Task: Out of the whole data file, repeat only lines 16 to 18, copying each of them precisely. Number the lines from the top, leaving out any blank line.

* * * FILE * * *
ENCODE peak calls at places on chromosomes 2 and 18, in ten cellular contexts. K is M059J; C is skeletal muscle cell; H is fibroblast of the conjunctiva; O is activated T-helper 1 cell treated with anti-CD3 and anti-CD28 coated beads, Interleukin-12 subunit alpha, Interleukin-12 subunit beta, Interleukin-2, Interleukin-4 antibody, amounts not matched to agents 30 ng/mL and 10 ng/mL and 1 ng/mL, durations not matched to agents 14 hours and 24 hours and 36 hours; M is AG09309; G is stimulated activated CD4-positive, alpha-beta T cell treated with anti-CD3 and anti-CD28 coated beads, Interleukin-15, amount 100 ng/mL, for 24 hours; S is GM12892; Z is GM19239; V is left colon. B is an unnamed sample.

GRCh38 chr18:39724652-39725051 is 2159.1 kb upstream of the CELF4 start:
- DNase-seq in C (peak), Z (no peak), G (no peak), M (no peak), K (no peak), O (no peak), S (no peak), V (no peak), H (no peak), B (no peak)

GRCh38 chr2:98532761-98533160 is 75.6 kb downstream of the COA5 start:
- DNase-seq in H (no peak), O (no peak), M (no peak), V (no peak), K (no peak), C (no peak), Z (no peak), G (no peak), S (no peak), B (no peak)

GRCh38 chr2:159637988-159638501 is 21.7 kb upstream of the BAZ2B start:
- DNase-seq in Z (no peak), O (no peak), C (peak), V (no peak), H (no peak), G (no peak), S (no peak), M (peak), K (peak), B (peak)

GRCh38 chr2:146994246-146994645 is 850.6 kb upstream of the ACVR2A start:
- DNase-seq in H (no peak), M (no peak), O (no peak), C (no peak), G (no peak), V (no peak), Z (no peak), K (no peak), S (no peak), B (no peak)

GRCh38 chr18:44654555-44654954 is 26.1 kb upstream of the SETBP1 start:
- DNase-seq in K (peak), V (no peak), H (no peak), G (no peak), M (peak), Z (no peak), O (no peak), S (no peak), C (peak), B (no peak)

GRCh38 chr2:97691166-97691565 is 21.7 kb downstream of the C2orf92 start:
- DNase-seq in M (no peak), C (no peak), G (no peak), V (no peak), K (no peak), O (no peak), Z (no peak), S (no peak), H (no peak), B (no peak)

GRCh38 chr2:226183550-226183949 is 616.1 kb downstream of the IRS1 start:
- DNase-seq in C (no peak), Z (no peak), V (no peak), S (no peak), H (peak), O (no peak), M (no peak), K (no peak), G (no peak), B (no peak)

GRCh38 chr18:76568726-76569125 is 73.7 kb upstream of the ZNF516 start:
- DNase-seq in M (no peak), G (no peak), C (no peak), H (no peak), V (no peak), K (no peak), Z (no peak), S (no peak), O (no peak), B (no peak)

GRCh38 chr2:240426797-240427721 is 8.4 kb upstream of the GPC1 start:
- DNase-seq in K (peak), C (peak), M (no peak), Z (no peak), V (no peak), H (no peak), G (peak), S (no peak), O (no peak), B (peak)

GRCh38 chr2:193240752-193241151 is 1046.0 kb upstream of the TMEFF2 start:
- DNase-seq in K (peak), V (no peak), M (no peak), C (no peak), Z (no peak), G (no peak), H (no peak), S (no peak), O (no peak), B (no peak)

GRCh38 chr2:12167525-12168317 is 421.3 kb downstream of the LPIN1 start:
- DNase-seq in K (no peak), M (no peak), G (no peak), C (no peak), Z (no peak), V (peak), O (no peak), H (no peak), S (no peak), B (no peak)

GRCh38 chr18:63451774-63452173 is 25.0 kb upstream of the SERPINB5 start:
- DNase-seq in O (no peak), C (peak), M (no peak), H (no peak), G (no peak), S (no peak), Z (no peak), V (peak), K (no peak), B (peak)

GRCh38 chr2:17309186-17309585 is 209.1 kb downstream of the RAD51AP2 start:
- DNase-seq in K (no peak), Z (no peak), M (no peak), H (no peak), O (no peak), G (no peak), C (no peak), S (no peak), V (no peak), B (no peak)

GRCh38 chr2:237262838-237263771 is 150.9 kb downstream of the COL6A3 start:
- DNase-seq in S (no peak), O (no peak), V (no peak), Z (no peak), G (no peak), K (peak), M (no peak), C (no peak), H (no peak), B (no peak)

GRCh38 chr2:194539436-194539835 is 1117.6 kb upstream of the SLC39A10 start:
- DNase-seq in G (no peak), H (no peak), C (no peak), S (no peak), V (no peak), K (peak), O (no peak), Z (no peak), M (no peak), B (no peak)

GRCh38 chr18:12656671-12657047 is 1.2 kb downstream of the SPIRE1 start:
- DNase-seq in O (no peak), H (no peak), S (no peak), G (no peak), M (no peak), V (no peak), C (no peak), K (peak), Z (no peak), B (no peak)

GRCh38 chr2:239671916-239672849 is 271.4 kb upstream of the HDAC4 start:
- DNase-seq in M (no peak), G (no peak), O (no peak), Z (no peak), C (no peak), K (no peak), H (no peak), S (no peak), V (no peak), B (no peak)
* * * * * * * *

GRCh38 chr18:76568726-76569125 is 73.7 kb upstream of the ZNF516 start:
- DNase-seq in M (no peak), G (no peak), C (no peak), H (no peak), V (no peak), K (no peak), Z (no peak), S (no peak), O (no peak), B (no peak)

GRCh38 chr2:240426797-240427721 is 8.4 kb upstream of the GPC1 start: